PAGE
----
It was a sea of desperate faces filled with hope. And once again, the man standing before them knew why he had been given the gift.
“I visited Assisi, Italy, and while I was there, God made it clear to me that the gift I’ve been given was not for me alone,” said ophthalmologist Dr. James Guzek, remembering the 1985 heartfelt moment that sent him seeking.
The young eye doctor couldn’t help but puzzle over the meaning of this spiritual experience. Already he had worked for three years in a flagship hospital in Saudi Arabia after a plea from a fellow doctor had brought him there.
But was his life purpose beyond the typical way of administering eye care?
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“I went back to the U.S and started looking for groups who sent out doctors to developing countries,” the Kennewick cataract specialist said. “I wanted to go as a Christian, and I finally found a German group that asked me to go to Sri Lanka.”
What the untried missionary doctor couldn’t know was how much he would learn about himself in his three years on the island off the tip of India.
“The shooting started a little bit,” Guzek said about the early days of the civil war where there was no western community for camaraderie. “God spoke to me and said, ‘Stay where you are.’ Two days later the war broke out, there was a curfew and all work stopped.”
With the country in turmoil, Guzek was asked by his sponsor to come home, but he felt compelled to stay another six months amid the 1989 chaos. Shootings and bus bombings were daily companions.
“I learned a lot about who I was through that, even though it was traumatic,” the doctor said as he recalled returning home shell-shocked and ill with malaria. “I was at my eighth-grade weight. I looked like a concentration camp victim; a couple more days and I would have died.”
Through it all, Guzek gained a sense of what it is to suffer, to be deprived. And even though he took time out to teach at California’s Loma Linda University, train residents at the VA hospital and marry, thoughts about “the gift he had been given” were never far from his mind.
By 1993 he and his wife, Roberta, and their son were in Ghana, prepared to use the gift for others. But nothing prepared them for the relentless eye care need and the lack of staff.
“The missionary hospital told me, ‘We’ll give you two hires,’ and then I added three villagers we could train and paid for them out of my own pocket,” Guzek said about a cool reception and their worry he would be a financial drain. “In four months I was seeing over 100 patients a day — more than the whole other side of the hospital. There was no eye care in the region and the lines kept growing.”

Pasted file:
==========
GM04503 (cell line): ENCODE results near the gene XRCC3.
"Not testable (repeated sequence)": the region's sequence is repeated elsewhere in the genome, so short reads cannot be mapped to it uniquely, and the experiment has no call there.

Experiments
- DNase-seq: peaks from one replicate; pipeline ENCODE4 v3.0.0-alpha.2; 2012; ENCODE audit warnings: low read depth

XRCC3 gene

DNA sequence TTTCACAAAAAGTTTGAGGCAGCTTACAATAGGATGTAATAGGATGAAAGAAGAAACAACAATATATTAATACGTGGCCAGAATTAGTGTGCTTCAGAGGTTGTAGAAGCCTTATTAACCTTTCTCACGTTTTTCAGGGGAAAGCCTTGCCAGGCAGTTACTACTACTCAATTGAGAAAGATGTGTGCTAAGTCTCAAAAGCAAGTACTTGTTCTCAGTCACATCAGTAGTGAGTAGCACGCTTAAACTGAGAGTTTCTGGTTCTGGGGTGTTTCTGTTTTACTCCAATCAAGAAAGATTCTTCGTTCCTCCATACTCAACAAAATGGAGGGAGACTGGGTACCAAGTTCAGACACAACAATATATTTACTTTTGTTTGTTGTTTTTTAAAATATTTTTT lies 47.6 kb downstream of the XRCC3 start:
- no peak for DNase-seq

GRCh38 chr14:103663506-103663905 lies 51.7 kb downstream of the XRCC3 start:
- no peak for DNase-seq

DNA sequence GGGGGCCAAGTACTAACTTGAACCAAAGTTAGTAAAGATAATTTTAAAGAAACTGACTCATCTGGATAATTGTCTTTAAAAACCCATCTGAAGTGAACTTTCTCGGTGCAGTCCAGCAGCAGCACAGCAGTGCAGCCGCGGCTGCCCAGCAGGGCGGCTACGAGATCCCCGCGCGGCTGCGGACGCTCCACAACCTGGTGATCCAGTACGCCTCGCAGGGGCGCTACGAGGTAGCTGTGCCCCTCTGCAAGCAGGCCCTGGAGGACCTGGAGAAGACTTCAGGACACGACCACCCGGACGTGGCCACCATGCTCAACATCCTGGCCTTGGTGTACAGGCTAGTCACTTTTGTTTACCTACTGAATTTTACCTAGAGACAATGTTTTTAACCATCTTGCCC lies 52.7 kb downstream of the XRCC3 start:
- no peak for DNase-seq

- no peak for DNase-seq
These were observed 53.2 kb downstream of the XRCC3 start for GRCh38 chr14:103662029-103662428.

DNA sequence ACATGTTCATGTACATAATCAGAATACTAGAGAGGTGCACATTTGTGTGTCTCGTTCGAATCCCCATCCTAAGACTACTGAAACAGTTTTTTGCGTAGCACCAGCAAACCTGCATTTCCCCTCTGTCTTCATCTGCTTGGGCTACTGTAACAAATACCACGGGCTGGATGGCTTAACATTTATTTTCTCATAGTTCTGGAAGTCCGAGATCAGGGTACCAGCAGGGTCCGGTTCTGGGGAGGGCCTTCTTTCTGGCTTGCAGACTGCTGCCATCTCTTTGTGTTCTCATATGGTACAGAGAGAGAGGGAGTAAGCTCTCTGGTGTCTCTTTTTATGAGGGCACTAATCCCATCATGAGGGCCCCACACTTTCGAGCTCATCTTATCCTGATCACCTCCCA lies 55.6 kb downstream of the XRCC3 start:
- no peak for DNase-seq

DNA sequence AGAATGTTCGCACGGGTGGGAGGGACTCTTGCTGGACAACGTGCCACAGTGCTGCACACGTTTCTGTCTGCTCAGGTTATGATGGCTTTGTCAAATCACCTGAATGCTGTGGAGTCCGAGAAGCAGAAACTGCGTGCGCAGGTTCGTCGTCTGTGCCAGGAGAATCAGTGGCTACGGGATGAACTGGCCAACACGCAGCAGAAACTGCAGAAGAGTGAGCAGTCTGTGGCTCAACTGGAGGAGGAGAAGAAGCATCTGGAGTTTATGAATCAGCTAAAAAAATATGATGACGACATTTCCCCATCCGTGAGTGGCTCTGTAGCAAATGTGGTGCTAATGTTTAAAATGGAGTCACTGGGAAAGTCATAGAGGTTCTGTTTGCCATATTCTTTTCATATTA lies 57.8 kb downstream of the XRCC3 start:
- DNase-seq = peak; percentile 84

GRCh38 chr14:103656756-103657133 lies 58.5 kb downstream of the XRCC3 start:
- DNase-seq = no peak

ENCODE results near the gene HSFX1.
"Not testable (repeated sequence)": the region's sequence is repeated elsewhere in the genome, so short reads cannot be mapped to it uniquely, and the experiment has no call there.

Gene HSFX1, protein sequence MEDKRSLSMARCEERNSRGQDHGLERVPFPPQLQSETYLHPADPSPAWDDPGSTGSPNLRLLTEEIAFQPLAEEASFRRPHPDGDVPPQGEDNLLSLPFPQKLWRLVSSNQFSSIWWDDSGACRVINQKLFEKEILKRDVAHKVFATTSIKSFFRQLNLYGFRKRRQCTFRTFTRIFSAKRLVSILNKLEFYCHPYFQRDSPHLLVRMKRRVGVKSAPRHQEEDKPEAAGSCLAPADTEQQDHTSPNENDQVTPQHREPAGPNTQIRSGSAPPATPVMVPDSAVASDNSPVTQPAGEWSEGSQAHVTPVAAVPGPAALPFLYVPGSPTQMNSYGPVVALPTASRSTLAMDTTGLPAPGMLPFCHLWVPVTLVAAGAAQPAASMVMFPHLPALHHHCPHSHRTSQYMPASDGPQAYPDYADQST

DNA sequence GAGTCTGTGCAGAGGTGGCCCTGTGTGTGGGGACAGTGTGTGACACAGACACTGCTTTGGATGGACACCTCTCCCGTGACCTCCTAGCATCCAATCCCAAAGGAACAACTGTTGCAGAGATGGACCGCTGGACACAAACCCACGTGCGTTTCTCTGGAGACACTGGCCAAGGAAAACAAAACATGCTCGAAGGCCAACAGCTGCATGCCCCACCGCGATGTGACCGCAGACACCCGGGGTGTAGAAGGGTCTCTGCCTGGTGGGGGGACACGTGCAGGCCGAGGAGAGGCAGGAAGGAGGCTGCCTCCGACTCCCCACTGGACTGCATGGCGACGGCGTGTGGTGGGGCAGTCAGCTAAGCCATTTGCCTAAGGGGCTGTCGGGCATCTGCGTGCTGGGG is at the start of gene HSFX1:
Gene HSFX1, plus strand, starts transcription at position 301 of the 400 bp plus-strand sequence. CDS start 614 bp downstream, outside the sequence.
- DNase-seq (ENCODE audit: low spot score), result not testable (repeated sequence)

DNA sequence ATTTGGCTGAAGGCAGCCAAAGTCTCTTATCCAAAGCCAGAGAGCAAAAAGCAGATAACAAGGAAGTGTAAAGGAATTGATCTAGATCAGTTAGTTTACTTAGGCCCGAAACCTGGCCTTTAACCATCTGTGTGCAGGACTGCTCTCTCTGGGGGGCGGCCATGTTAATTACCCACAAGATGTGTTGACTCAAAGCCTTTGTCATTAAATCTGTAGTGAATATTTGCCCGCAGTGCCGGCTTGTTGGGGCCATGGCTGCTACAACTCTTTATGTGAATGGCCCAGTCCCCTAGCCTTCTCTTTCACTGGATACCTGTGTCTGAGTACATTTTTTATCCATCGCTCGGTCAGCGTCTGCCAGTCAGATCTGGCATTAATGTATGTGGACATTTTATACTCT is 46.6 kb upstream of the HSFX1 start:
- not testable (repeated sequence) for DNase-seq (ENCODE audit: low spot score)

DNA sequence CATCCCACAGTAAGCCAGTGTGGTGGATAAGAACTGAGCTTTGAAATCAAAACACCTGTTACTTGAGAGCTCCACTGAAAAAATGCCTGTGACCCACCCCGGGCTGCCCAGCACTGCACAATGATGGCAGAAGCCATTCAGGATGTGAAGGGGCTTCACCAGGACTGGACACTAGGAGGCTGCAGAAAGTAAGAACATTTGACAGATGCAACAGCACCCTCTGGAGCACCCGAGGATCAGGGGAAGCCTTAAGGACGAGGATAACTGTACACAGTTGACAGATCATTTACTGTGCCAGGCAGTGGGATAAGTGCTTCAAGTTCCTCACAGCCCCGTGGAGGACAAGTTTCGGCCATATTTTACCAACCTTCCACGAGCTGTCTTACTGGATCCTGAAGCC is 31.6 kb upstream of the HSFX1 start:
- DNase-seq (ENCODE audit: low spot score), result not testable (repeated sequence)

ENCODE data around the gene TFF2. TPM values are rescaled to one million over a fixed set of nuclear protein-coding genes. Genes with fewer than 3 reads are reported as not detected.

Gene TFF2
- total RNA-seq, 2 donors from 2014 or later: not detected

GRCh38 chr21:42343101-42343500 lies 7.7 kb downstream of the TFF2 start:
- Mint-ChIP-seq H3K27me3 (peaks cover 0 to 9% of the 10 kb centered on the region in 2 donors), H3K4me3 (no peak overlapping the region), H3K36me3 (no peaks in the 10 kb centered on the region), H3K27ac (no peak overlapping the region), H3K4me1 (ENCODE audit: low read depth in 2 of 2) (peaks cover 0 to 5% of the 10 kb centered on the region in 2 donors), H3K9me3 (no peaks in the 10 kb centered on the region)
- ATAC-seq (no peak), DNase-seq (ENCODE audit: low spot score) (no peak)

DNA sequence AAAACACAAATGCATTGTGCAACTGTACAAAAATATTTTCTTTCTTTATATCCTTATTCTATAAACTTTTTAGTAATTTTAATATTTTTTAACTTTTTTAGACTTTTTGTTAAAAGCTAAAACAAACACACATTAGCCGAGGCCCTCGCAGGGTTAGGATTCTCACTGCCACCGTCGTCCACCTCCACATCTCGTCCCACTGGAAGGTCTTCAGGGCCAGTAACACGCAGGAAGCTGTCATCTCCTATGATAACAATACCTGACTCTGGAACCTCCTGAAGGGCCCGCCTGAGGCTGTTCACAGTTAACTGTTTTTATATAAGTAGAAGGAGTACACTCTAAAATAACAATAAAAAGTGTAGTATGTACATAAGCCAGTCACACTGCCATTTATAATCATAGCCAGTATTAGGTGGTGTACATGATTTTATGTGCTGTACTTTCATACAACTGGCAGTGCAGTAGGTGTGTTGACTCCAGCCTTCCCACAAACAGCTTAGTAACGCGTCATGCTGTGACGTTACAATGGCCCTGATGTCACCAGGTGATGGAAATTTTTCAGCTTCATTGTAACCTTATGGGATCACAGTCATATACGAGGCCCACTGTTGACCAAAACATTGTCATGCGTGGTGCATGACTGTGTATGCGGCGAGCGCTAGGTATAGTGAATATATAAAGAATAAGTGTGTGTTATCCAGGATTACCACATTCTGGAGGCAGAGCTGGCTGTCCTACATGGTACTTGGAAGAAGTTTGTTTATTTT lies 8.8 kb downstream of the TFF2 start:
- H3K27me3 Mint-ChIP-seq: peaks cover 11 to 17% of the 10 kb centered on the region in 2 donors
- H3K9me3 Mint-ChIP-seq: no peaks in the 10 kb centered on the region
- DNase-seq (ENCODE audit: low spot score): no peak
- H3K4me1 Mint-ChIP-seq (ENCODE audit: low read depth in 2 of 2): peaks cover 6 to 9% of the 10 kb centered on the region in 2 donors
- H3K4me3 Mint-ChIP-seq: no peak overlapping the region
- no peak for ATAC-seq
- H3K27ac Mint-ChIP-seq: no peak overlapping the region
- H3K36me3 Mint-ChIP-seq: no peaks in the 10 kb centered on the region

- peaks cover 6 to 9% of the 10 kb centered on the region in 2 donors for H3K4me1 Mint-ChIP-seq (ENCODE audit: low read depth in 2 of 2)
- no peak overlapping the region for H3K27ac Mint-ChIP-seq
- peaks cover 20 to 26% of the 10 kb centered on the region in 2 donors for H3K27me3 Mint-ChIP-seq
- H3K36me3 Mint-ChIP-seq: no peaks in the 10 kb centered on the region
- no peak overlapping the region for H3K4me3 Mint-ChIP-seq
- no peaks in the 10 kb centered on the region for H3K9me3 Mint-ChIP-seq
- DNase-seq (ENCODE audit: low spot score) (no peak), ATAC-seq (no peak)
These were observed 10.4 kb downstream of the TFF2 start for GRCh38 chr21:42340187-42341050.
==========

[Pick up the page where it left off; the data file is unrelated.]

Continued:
While there, he secured a teaching job with the West African College of Surgeons where he volunteered — an avenue to train more people. During the four years in Ghana, Guzek trained 10 African resident ophthalmologists to continue the unending work.
In time, he and his family returned to the U.S. and settled in the Tri-Cities. But the distance couldn’t separate Guzek from his God-given calling. Eight years later, it resurfaced.
“One Loma Linda guy had been out doing aid work with nuns in western Ethiopia,” said Guzek about an email he received from his former boss and a subsequent letter. “They said, ‘We can’t find anyone to do cataract surgery.’ ”
The words spoke to his heart.
Thus began a ministry he would conduct with his own money and the support of others in Tri-Cities, particularly Tri-Cities Sunrise Rotary Club. During his vacation days from Pacific Cataract and Laser Institute, Guzek returns overseas to perform cataract surgeries. One memory encapsulates the need he continues to see.
“Dr. Gerry Wotley and I were able to do a lot of good, but we couldn’t get to the end of the blind people,” Guzek said as he recalled the crowd that had gathered in Dembi Dolo. “There were 13 more, but we didn’t have enough supplies and eight more had shown up. One local staff member said, ‘Send them away,’ but I said, ‘No.’ ”
Then something heart-wrenching happened.
Walking out to the line of new people who had come, Guzek noticed a woman in her early 30s who was blind and sobbing. Through an interpreter, he learned the sightless mother of four had walked every day to the clinic, returning home each night to care for her little ones. But every morning, the men had pushed in front of her, continually forcing her to the back of the crowd — each of the five days.
“So I took her to the front of the line,” Guzek said, “and after surgery, she was able to walk home.”
Certainly on that day, the blind could see God still heals — through the gifts he has given.
Lucy Note: To support this nonprofit work, send tax deductible donations to Gifting the Gift of Sight, P.O. Box 2652, Pasco, WA 99301. Or visit www.giftingsight.org.